I don't recall exactly when I first began reading about Lewis and Clark and their Corps of Discovery, but I suspect that it was in fourth grade. My teacher, Miss McTygue, was one of those rare individuals who knew how to recognize what a child needs and then give it to them. In my case, part of what I needed was books — lots of them! Somehow I ended up with a copy of an abridgement of their famous journey, edited by Bernard DeVoto. That book stayed with me, on one of the constantly multiplying bookshelves in my room, read and reread, until I went off to college. But it didn't end my interest in the story.

A big part of my fascination was because of the part played in it by Sacajawea. First, I suppose, it was because she was such a young person and yet showed such courage and fortitude. She even carried her little baby, Jean Baptiste, "Pomp," with her the whole way and back! Second, she was Indian. And that was part of my own heritage, a part that I knew little about as a child, but a part that grew in importance for me the more I came into contact with American Indian elders.

As I continued to read about the Corps of Discovery and Sacajawea, I learned more that fascinated me. At a time when Europeans already had a long history of violent contact with Native people, Lewis and Clark made most of their journey in peace. And of those in their small party, a number of their men were the children of Native American mothers and white fathers, people who would today be viewed as American Indians themselves. The most outstanding of them was George Drouillard, who was of Shawnee blood, the best sign — language talker, hunter, and scout in that company of seasoned frontiersmen. Then there was the character of York, a man born a slave and the personal servant of William Clark. York, though, was treated and acted as an equal throughout the entire journey. When they had an important decision to make, everyone (including York and Sacajawea) was allowed to vote on it! In some ways, their epic and highly democratic experience showed the best of what might become of this new nation of the United States. I first thought about writing something about the Lewis and Clark expedition over 20 years ago, but I knew I didn't know enough.

Over the years, I found myself traveling parts of the Lewis and Clark Trail, putting my hands in the river where they set out from St. Louis, viewing the Great Falls of Montana, standing by the same Pacific Ocean they saw with such joy. I read more books — including all of the volumes published of the Journals of Lewis and Clark as brilliantly edited and annotated by Gary E. Moulton. (Anyone really interested in Lewis and Clark MUST do two things: read Moulton's series The Journals of the Lewis and Clark Expedition and subscribe to the incredible magazine published by the Lewis and Clark Trail Association, We Proceeded On.)  I also met Indian and non — Indian people who shared their knowledge with me — including such generous folks as Eileen Chabonneau, a descendant of the same family as Sacajawea's husband; Old Charbonneau and Wayland Large, the Tribal Historian of the Wind River Shoshone in Wyoming, Sacajawea's people.  Finally, urged on by my very persistent editor at Harcourt, Paula Wiseman, I thought I knew enough to begin.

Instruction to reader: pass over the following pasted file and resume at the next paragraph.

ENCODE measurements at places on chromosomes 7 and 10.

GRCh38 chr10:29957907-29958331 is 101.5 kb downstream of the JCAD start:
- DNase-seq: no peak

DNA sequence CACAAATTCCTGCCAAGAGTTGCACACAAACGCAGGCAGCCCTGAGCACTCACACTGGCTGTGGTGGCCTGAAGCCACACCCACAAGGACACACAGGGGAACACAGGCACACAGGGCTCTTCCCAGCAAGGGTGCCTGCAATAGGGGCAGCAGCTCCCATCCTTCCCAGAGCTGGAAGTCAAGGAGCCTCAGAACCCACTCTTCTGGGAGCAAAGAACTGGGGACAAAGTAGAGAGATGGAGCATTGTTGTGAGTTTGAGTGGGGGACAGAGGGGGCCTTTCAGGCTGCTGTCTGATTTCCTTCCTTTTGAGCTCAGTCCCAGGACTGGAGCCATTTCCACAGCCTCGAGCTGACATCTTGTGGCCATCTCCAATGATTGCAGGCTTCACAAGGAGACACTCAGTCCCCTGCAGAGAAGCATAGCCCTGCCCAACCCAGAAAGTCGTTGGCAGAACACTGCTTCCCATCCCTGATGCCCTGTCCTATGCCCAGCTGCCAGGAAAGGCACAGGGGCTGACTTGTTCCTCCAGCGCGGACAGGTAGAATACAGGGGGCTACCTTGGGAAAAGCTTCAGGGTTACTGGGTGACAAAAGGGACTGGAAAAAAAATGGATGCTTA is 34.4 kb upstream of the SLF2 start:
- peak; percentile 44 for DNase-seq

I often find myself unsatisfied with books "about" Indians because they are written from the viewpoint of non — Indians. Even some books that are written in a first — person voice with a supposedly Indian narrator sound like a non — Indian being a ventriloquist (with the "Indian" as the dummy!). So I knew that I wanted to give an Indian perspective on Lewis and Clark.
I decided to write the book in two voices because it seemed to me that it takes more than one voice to tell a story such as this. It is not just an Indian story just as it is not just a European — American story. My hope was to do some justice to both points of view. Further, I wanted my two narrators to have enough perspective to be able to appreciate what they had been through. So I had it take place several years after their return. Since Clark and Sacajawea grew so close on the journey (he became like a second father or a beloved uncle to her), who else would those voices be, but Clark and Sacajawea?  What would be a logical reason for telling the story? It is historical fact that Clark invited Sacajawea and her family to visit him in St. Louis and that they did make that journey. Apparently, Lewis became the guardian of Pomp and sent him to school. So I imagined the quite likely scenario of Pomp asking them to tell him about the journey he took part in when he was only a little baby.

I decided to make the chapters reflect the viewpoint and world of the two characters even more by having Clark's begin with an actual quote from the Journals of Lewis and Clark and Sacajawea's sections begin with a traditional story, one that she might have known from her own Shoshone heritage or learned along the way. Though my book would be a novel, I kept absolutely to the events and the time frame of the story. There are no invented incidents and even the dialogue is drawn in many cases from the written journals.
And that is how it began. The rest, more or less, is history.